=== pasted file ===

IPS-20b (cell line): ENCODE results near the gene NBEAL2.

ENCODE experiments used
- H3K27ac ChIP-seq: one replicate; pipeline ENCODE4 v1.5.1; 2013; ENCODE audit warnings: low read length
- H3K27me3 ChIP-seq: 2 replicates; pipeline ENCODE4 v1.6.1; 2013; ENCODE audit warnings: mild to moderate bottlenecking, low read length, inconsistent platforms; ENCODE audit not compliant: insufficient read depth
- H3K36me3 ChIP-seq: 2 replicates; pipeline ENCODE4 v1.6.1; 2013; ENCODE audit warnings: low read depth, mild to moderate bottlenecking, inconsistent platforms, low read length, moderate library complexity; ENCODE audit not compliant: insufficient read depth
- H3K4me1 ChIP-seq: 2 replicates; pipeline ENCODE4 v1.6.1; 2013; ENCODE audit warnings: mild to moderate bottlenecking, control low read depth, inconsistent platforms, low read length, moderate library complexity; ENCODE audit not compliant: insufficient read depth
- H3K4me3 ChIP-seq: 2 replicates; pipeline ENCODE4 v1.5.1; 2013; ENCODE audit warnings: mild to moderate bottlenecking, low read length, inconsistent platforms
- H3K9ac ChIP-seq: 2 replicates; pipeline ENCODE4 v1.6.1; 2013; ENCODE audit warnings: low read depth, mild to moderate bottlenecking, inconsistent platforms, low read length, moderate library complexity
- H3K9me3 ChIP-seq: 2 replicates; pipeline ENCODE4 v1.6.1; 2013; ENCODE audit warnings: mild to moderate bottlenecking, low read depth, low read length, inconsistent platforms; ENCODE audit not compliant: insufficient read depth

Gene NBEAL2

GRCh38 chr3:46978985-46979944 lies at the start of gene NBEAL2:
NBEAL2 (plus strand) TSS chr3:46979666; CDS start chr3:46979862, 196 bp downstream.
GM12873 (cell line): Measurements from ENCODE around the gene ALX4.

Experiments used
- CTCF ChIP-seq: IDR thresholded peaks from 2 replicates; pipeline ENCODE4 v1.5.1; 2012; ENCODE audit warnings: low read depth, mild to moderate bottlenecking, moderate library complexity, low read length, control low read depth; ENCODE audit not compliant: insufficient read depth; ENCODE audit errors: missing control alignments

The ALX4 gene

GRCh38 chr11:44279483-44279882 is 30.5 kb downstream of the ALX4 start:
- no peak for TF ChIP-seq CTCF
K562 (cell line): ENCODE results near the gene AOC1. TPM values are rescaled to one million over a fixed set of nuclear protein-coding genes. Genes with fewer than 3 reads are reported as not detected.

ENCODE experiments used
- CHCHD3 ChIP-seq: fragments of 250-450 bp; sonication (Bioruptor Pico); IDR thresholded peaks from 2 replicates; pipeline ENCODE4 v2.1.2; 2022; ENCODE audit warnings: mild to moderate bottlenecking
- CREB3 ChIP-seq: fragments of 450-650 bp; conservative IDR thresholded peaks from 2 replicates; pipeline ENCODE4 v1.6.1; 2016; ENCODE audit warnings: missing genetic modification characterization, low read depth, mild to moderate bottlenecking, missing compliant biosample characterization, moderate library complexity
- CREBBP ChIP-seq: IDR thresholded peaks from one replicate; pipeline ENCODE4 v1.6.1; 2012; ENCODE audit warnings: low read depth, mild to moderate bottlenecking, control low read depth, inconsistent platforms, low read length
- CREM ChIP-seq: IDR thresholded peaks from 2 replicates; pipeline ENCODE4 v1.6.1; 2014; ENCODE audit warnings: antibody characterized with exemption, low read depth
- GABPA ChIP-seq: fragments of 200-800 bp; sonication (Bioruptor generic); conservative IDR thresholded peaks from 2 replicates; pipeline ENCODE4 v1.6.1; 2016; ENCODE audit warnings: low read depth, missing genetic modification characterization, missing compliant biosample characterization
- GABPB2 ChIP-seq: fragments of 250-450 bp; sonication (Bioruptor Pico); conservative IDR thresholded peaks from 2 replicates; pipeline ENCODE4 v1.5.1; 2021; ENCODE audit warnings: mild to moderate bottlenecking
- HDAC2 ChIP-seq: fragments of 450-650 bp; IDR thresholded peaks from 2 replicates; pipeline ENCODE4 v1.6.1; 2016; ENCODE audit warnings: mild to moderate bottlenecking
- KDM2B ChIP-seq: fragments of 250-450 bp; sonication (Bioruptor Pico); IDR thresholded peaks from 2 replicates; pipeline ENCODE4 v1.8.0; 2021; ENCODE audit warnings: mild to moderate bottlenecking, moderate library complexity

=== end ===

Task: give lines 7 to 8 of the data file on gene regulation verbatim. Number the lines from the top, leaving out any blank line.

- H3K4me3 ChIP-seq: 2 replicates; pipeline ENCODE4 v1.5.1; 2013; ENCODE audit warnings: mild to moderate bottlenecking, low read length, inconsistent platforms
- H3K9ac ChIP-seq: 2 replicates; pipeline ENCODE4 v1.6.1; 2013; ENCODE audit warnings: low read depth, mild to moderate bottlenecking, inconsistent platforms, low read length, moderate library complexity